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Quintessence Publishing: Journals: OFPH
Journal of Oral & Facial Pain and Headache

Edited by Barry J. Sessle, BDS, MDS, BSc, PhD, FRSC

Official Journal of the American Academy of Orofacial Pain,
the European, Asian, and Ibero-Latin Academies of Craniomandibular
Disorders, and the Australian Academy of Orofacial Pain

ISSN 2333-0384 (print) • ISSN 2333-0376 (online)

Summer 2010
Volume 24 , Issue 3

Share Abstract:

Dental Needs and Socioeconomic Status Associated with Utilization of Dental Services in the Presence of Dental Pain: A Case-Control Study in Children

Juan José Villalobos-Rodelo, MPH/ Carlo Eduardo Medina-Solís, MSc/ Gerardo Maupomé, BDS, MSc, PhD/Hector Lamadrid-Figueroa, DSc/ Alejandro José Casanova-Rosado, MSc/Juan Fernando Casanova-Rosado, MSc/María de Lourdes Márquez-Corona, MSc

Pages: 279–286
PMID: 20664829

Aims: To identify the effect of unmet dental treatment needs and socioeconomic and sociodemographic variables on the patterns of dental visits in the presence of dental pain in 6- to 12-year-old Mexican schoolchildren. Methods: A case-control study included 379 patients that had a dental visit because of dental pain in the 12 months preceding this study and 1,137 controls. Mothers and/or guardians supplied sociodemographic, socioeconomic, and oral health–related information through a questionnaire. The profiles of unmet dental needs and of oral hygiene were ascertained by means of a standardized dental examination administered to participating children. Odds ratios (OR) and 95% confidence intervals (CIs) were calculated with logistic regression. Results: Higher unmet dental needs and lack of health insurance were associated with the experience of dental visits because of dental pain in the preceding 12 months. Boys who attended public schools had a 70% (95% CI = 1.29 to 2.23) higher probability of having had a dental visit in which dental pain was one of the main reasons for attendance, compared to boys attending private schools. The effect for girls was only 28% (95% CI = 1.10 to 1.50) higher for girls attending a public school, compared to girls attending private schools. Older children had a higher occurrence of dental visits because of dental pain than younger children. Conclusions: While higher unmet dental needs and lack of health insurance were strong predictors of having had dental visits because of dental pain in the preceding 12 months, some socioeconomic variables and sociodemographic variables modified these relationships. J Orofac Pain 2010;24:279–286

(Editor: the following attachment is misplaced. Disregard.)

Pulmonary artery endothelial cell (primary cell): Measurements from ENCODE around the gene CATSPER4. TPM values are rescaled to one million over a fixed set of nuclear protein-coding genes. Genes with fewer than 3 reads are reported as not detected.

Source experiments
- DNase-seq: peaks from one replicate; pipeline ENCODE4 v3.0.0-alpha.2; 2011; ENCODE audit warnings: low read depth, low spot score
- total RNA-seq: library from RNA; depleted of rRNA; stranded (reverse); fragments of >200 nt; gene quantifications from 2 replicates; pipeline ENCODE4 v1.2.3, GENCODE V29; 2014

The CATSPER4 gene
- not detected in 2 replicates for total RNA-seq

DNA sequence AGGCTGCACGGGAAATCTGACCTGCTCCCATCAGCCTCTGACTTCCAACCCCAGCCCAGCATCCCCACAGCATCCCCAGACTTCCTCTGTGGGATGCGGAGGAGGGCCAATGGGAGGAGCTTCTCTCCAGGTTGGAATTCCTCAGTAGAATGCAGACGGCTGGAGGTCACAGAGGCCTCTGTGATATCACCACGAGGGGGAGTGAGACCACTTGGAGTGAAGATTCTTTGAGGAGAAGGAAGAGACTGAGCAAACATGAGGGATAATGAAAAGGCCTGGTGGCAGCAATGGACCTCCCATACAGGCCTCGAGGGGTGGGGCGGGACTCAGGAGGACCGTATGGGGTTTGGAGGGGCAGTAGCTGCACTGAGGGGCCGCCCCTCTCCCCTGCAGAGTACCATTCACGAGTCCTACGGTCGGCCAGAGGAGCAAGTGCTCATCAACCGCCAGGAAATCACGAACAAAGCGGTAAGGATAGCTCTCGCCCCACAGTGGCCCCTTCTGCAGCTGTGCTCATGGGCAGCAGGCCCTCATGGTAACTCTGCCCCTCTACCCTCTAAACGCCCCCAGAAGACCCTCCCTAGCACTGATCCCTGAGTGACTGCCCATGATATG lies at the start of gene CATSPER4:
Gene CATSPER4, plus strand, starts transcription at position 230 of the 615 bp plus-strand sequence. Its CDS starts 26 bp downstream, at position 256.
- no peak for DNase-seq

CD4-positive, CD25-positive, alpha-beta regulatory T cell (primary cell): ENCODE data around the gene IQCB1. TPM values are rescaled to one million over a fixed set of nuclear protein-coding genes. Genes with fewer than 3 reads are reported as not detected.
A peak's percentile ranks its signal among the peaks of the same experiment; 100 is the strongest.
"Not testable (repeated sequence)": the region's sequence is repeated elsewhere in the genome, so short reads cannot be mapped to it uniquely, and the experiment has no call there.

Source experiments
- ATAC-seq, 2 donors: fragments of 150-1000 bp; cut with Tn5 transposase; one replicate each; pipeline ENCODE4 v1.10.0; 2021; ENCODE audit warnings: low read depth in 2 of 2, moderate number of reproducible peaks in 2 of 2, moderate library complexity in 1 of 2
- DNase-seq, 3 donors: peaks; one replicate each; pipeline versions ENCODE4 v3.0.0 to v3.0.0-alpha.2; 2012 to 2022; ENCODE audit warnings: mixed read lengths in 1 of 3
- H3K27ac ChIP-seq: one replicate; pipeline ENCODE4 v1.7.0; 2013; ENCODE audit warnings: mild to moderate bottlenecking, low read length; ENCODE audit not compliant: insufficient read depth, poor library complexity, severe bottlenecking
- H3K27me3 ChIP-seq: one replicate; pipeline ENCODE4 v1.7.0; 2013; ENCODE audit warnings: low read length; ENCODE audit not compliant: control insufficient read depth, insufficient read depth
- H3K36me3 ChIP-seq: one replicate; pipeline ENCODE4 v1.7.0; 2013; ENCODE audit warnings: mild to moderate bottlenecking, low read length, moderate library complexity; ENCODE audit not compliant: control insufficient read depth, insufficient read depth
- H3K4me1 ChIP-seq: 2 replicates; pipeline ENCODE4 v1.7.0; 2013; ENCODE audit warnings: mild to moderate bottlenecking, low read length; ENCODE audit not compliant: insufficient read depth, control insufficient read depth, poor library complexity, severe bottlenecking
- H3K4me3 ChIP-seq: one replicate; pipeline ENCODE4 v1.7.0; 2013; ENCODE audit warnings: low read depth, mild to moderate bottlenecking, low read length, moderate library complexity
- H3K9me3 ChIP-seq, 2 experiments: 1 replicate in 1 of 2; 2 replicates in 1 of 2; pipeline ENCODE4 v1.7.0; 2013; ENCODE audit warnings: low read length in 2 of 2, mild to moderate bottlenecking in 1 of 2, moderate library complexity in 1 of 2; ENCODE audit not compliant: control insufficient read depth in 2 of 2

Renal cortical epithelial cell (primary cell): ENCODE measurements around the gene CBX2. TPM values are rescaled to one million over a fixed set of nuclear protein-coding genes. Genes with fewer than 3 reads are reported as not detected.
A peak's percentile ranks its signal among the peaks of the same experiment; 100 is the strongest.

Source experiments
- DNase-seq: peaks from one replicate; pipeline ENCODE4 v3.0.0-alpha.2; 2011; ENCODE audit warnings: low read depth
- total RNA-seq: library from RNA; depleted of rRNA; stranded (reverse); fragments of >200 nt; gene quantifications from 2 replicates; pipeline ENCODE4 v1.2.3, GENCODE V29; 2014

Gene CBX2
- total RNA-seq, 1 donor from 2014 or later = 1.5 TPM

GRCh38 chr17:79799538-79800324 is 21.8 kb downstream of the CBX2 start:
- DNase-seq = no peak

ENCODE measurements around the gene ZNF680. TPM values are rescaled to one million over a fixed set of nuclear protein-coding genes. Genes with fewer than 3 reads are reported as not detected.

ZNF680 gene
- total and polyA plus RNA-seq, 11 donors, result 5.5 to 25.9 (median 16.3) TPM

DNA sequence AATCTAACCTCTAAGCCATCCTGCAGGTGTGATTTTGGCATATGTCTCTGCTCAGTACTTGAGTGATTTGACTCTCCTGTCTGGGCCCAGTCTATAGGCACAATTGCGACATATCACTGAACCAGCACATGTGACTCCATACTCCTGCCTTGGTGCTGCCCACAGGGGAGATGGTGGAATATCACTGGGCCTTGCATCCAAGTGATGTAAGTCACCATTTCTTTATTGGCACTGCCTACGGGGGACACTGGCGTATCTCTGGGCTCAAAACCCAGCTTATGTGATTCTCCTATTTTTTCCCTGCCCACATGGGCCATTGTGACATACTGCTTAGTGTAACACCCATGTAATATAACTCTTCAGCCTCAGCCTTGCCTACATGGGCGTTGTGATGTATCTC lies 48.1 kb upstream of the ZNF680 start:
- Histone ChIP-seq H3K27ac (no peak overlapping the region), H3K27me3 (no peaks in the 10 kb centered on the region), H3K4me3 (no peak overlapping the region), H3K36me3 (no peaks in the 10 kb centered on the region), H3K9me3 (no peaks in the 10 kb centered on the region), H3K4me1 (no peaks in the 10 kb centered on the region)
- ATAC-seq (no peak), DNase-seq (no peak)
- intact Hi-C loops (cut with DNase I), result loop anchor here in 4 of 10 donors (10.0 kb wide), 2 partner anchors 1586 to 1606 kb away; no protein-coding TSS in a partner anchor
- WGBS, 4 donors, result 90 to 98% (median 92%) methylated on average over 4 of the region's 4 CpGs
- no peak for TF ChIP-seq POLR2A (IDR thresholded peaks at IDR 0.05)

Key words: case-control study, dental caries, dental pain, Mexico, socioeconomic status, treatment needs, utilization of health services

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